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Special> China's Tibet: Facts & Figures> Beijing Review Archives> 1983
UPDATED: May 7, 2008 No. 26, 1983
Tibet: History and Anecdotes (II)
By Lobsang and Jin Yun

The first half of this article which appeared in our issue No. 24 gave a brief account of the major historical events in Tibet between the 6th and the 18th centuries. The second half presents some of the important highlights of Tibetan history since the 19th century.--Ed.

AFTER the mid-19th century, China was repeatedly invaded by imperialists. Tibet, China's southwest gate, was not spared. Britain twice launched armed invasions against Tibet and successively used the rationale of "China being a suzerain state of Tibet" and aiding "Tibet's independence" in attempts to detach Tibet from China and degrade it into a British colony. These ambitions were opposed by all the nationalities of China and were not realized.

After World War II, the US imperialists joined the British imperialists in a conspiracy for so-called "Tibet's independence," attempting to impede the peaceful liberation of Tibet. This also was thwarted. Today the people of Tibet have embarked on the socialist road of national equality, unity, mutual assistance and common prosperity with all the other nationalities in China.

British Imperialist Invasion

After the Sino-British Opium War in 1840.the imperialist countries launched full-scale military, political, economic and cultural aggression against China and gradually reduced China to a semi-colony.

The British imperialists, who controlled India at the time, carried out their colonialist policy and frequently tried to force their way into the neighbouring Tibet, in order to plunder Tibet's natural resources, dump their own commodities and seize China's markets. In the mid-19th century, the British imperialists entered Tibet disguised as "missionaries" and "explorers" to gather information about Tibet's material resources as well as its military and political situation -- a preparatory move towards an armed invasion of Tibet.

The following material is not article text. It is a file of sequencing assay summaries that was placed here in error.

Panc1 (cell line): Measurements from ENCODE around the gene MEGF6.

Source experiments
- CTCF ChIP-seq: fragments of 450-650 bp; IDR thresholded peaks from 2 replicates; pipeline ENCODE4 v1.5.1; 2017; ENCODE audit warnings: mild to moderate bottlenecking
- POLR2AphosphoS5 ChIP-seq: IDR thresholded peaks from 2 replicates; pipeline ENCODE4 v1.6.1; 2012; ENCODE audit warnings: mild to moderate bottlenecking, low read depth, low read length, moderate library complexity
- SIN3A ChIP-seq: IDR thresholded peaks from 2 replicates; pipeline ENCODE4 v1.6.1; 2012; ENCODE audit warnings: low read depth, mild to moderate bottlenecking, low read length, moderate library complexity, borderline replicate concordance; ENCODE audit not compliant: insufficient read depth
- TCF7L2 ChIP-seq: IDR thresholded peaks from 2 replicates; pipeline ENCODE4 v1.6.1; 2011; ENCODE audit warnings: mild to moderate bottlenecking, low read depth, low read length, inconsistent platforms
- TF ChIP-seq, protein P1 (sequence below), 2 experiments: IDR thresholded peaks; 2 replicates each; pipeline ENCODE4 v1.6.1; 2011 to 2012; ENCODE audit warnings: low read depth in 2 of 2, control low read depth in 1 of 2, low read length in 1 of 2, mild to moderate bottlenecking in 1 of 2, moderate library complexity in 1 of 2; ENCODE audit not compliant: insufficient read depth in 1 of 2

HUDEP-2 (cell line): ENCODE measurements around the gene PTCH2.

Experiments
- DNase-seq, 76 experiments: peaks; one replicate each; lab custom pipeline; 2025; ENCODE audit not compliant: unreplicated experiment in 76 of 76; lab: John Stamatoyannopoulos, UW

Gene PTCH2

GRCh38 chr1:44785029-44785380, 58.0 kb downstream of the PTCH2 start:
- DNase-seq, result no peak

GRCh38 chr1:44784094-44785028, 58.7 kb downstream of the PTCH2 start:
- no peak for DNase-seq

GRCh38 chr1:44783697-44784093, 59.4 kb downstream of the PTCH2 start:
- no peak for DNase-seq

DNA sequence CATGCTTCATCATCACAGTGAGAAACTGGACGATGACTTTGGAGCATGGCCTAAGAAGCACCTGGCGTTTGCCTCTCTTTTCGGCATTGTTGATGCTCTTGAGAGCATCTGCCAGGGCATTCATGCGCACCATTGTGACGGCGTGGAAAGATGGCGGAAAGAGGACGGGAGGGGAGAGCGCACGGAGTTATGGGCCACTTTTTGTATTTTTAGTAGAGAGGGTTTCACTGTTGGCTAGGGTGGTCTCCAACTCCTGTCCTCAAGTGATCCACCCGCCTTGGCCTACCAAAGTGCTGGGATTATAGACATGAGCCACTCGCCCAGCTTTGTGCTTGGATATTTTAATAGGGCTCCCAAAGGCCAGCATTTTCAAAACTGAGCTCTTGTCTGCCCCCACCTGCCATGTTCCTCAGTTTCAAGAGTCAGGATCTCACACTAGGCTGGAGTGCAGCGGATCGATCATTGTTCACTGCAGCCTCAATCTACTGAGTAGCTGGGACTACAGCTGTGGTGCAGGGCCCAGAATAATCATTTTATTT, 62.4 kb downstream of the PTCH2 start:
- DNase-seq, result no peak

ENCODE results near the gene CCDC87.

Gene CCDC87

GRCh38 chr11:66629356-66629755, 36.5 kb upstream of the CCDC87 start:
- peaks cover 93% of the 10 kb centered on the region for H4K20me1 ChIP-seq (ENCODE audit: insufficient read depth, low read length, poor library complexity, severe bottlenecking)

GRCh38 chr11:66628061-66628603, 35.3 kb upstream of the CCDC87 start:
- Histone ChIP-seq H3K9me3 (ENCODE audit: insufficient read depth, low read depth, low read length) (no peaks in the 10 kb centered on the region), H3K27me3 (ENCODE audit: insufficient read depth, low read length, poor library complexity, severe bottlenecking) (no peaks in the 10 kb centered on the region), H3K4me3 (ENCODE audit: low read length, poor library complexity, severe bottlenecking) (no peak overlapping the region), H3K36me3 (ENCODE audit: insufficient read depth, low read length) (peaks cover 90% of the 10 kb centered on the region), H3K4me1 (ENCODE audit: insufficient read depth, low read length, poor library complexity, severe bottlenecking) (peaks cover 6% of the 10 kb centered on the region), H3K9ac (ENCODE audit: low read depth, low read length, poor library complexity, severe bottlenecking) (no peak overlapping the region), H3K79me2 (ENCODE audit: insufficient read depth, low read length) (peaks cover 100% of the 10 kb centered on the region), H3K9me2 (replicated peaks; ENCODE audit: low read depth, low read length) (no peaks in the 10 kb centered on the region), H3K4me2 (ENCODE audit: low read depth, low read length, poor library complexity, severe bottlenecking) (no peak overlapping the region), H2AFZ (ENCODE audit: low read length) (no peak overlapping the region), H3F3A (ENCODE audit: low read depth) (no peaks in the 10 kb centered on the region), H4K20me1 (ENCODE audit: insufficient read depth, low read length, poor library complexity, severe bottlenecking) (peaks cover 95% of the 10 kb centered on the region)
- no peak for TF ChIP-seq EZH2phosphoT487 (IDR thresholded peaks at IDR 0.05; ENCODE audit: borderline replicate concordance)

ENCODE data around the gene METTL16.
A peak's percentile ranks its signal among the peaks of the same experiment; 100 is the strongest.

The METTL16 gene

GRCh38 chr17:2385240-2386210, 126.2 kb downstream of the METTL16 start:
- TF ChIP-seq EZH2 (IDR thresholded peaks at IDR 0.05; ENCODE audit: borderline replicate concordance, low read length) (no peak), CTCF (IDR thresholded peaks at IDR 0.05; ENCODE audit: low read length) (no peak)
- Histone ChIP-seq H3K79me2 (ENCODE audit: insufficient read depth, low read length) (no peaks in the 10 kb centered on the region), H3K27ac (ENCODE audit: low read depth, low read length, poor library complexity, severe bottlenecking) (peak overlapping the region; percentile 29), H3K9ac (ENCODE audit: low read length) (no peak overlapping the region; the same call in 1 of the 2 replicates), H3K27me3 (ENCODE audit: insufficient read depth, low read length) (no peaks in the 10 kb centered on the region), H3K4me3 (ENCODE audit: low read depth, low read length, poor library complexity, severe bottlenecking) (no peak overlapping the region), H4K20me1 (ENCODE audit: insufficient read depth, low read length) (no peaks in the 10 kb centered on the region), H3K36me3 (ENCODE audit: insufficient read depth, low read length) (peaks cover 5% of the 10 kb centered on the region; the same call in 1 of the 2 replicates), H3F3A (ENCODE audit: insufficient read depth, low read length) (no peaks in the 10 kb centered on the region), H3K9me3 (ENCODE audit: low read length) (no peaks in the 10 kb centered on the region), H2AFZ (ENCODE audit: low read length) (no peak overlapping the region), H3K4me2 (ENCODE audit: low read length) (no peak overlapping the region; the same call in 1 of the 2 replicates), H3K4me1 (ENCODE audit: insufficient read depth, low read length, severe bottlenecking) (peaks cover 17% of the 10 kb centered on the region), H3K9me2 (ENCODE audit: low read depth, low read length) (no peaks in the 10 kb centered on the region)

In 1885, Britain sent Colman Macaulay, a secretary of the Government of Bengal (India)to lead a "commercial mission" to southern Tibet's Gamba County from the Indian border on the pretext of investigating Tibet's mineral resources. The group's advance was prevented by the local Tibetans led by the county head. Macaulay threatened that if the Tibetans did not let them go forward, he would lead an army to suppress them. But the Gamba people stood their ground and turned back the invaders.

Two Armed Invasions. In March 1888, the British army attacked Tibet's Longtu fort. The Tibetan army and people fought back, but the corrupt Qing government, panicked by the imperialists, refused to dispatch reinforcements and, instead, ordered its high commissioners in Tibet to obstruct the Tibetan army's resistance. This. added to the poor equipment of the Tibetan army and the disparity of strength of forces, led to a defeat of the Chinese side.

After the war, the Qing government signed the Treaty of 1890 with Britain. Later, under pressure from Britain, the Qing court signed another treaty concerning Tibet in 1893. These two unequal treaties enabled Britain to occupy some border areas in southern Tibet, to open a trade mart in Yadong and to establish a permanent commercial mission in Tibet.